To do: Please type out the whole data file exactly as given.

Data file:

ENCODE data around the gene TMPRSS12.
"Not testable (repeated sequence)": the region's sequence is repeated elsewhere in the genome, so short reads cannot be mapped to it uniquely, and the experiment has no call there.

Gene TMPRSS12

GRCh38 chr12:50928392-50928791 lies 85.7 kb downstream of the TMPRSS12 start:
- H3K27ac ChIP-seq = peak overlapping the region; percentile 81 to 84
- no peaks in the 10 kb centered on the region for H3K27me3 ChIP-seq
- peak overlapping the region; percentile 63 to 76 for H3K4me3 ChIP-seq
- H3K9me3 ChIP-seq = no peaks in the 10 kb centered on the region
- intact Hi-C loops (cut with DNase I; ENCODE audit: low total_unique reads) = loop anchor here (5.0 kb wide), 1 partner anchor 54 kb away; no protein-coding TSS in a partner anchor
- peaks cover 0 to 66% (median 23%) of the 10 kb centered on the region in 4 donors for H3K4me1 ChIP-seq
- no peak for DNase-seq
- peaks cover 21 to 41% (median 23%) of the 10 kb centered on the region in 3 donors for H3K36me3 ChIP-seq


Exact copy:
ENCODE data around the gene TMPRSS12.
"Not testable (repeated sequence)": the region's sequence is repeated elsewhere in the genome, so short reads cannot be mapped to it uniquely, and the experiment has no call there.

Gene TMPRSS12

GRCh38 chr12:50928392-50928791 lies 85.7 kb downstream of the TMPRSS12 start:
- H3K27ac ChIP-seq = peak overlapping the region; percentile 81 to 84
- no peaks in the 10 kb centered on the region for H3K27me3 ChIP-seq
- peak overlapping the region; percentile 63 to 76 for H3K4me3 ChIP-seq
- H3K9me3 ChIP-seq = no peaks in the 10 kb centered on the region
- intact Hi-C loops (cut with DNase I; ENCODE audit: low total_unique reads) = loop anchor here (5.0 kb wide), 1 partner anchor 54 kb away; no protein-coding TSS in a partner anchor
- peaks cover 0 to 66% (median 23%) of the 10 kb centered on the region in 4 donors for H3K4me1 ChIP-seq
- no peak for DNase-seq
- peaks cover 21 to 41% (median 23%) of the 10 kb centered on the region in 3 donors for H3K36me3 ChIP-seq